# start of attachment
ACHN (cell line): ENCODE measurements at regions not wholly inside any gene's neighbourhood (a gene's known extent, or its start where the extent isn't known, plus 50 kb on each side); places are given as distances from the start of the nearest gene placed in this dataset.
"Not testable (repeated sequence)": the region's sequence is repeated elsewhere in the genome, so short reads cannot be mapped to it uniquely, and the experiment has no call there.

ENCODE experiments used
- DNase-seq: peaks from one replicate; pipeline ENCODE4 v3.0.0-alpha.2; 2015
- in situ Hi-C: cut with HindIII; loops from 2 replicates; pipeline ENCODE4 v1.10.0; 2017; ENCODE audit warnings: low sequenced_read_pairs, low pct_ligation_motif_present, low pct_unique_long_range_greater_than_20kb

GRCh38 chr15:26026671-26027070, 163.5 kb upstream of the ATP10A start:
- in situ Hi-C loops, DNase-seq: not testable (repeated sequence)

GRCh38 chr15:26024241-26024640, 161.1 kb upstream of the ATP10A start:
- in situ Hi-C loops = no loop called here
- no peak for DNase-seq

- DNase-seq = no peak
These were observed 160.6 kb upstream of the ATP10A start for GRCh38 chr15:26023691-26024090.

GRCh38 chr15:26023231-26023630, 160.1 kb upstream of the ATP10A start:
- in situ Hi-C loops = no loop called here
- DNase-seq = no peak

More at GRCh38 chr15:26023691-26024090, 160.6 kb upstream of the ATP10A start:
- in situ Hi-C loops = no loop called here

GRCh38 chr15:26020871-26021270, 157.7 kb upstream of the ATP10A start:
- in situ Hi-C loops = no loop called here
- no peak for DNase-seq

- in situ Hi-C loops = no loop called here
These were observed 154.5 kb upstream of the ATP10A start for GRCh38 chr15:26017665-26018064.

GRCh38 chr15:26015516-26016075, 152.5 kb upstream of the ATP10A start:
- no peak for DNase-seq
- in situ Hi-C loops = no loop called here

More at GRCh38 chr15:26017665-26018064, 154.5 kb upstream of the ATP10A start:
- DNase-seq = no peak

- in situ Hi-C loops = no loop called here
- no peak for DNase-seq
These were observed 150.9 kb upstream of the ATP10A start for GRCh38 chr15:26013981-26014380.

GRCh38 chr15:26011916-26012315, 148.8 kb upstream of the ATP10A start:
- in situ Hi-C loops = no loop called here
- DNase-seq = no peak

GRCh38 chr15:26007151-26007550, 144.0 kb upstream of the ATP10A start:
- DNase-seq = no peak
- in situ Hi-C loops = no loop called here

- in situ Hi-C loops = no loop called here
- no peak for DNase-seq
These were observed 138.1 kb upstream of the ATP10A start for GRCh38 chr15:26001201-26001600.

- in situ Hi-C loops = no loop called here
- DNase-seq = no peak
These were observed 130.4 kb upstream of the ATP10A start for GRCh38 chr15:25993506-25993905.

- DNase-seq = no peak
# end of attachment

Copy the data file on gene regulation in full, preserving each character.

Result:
ACHN (cell line): ENCODE measurements at regions not wholly inside any gene's neighbourhood (a gene's known extent, or its start where the extent isn't known, plus 50 kb on each side); places are given as distances from the start of the nearest gene placed in this dataset.
"Not testable (repeated sequence)": the region's sequence is repeated elsewhere in the genome, so short reads cannot be mapped to it uniquely, and the experiment has no call there.

ENCODE experiments used
- DNase-seq: peaks from one replicate; pipeline ENCODE4 v3.0.0-alpha.2; 2015
- in situ Hi-C: cut with HindIII; loops from 2 replicates; pipeline ENCODE4 v1.10.0; 2017; ENCODE audit warnings: low sequenced_read_pairs, low pct_ligation_motif_present, low pct_unique_long_range_greater_than_20kb

GRCh38 chr15:26026671-26027070, 163.5 kb upstream of the ATP10A start:
- in situ Hi-C loops, DNase-seq: not testable (repeated sequence)

GRCh38 chr15:26024241-26024640, 161.1 kb upstream of the ATP10A start:
- in situ Hi-C loops = no loop called here
- no peak for DNase-seq

- DNase-seq = no peak
These were observed 160.6 kb upstream of the ATP10A start for GRCh38 chr15:26023691-26024090.

GRCh38 chr15:26023231-26023630, 160.1 kb upstream of the ATP10A start:
- in situ Hi-C loops = no loop called here
- DNase-seq = no peak

More at GRCh38 chr15:26023691-26024090, 160.6 kb upstream of the ATP10A start:
- in situ Hi-C loops = no loop called here

GRCh38 chr15:26020871-26021270, 157.7 kb upstream of the ATP10A start:
- in situ Hi-C loops = no loop called here
- no peak for DNase-seq

- in situ Hi-C loops = no loop called here
These were observed 154.5 kb upstream of the ATP10A start for GRCh38 chr15:26017665-26018064.

GRCh38 chr15:26015516-26016075, 152.5 kb upstream of the ATP10A start:
- no peak for DNase-seq
- in situ Hi-C loops = no loop called here

More at GRCh38 chr15:26017665-26018064, 154.5 kb upstream of the ATP10A start:
- DNase-seq = no peak

- in situ Hi-C loops = no loop called here
- no peak for DNase-seq
These were observed 150.9 kb upstream of the ATP10A start for GRCh38 chr15:26013981-26014380.

GRCh38 chr15:26011916-26012315, 148.8 kb upstream of the ATP10A start:
- in situ Hi-C loops = no loop called here
- DNase-seq = no peak

GRCh38 chr15:26007151-26007550, 144.0 kb upstream of the ATP10A start:
- DNase-seq = no peak
- in situ Hi-C loops = no loop called here

- in situ Hi-C loops = no loop called here
- no peak for DNase-seq
These were observed 138.1 kb upstream of the ATP10A start for GRCh38 chr15:26001201-26001600.

- in situ Hi-C loops = no loop called here
- DNase-seq = no peak
These were observed 130.4 kb upstream of the ATP10A start for GRCh38 chr15:25993506-25993905.

- DNase-seq = no peak